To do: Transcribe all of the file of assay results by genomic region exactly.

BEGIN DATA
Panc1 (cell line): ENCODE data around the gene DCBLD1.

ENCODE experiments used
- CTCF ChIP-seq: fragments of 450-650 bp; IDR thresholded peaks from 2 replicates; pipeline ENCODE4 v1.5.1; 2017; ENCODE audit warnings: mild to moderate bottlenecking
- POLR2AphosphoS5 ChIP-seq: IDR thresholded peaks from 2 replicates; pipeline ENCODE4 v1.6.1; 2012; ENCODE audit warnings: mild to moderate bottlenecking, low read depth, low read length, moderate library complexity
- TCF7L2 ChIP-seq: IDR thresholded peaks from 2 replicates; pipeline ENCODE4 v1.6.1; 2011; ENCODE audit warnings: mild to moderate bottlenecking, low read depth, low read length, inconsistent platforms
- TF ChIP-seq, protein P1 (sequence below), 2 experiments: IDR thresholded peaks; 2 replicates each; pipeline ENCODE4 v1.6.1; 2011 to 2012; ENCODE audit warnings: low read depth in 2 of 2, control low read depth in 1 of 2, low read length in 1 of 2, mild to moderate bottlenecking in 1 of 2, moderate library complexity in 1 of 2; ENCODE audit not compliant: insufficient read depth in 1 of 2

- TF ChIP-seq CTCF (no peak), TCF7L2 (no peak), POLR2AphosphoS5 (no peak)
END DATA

Panc1 (cell line): ENCODE data around the gene DCBLD1.

ENCODE experiments used
- CTCF ChIP-seq: fragments of 450-650 bp; IDR thresholded peaks from 2 replicates; pipeline ENCODE4 v1.5.1; 2017; ENCODE audit warnings: mild to moderate bottlenecking
- POLR2AphosphoS5 ChIP-seq: IDR thresholded peaks from 2 replicates; pipeline ENCODE4 v1.6.1; 2012; ENCODE audit warnings: mild to moderate bottlenecking, low read depth, low read length, moderate library complexity
- TCF7L2 ChIP-seq: IDR thresholded peaks from 2 replicates; pipeline ENCODE4 v1.6.1; 2011; ENCODE audit warnings: mild to moderate bottlenecking, low read depth, low read length, inconsistent platforms
- TF ChIP-seq, protein P1 (sequence below), 2 experiments: IDR thresholded peaks; 2 replicates each; pipeline ENCODE4 v1.6.1; 2011 to 2012; ENCODE audit warnings: low read depth in 2 of 2, control low read depth in 1 of 2, low read length in 1 of 2, mild to moderate bottlenecking in 1 of 2, moderate library complexity in 1 of 2; ENCODE audit not compliant: insufficient read depth in 1 of 2

- TF ChIP-seq CTCF (no peak), TCF7L2 (no peak), POLR2AphosphoS5 (no peak)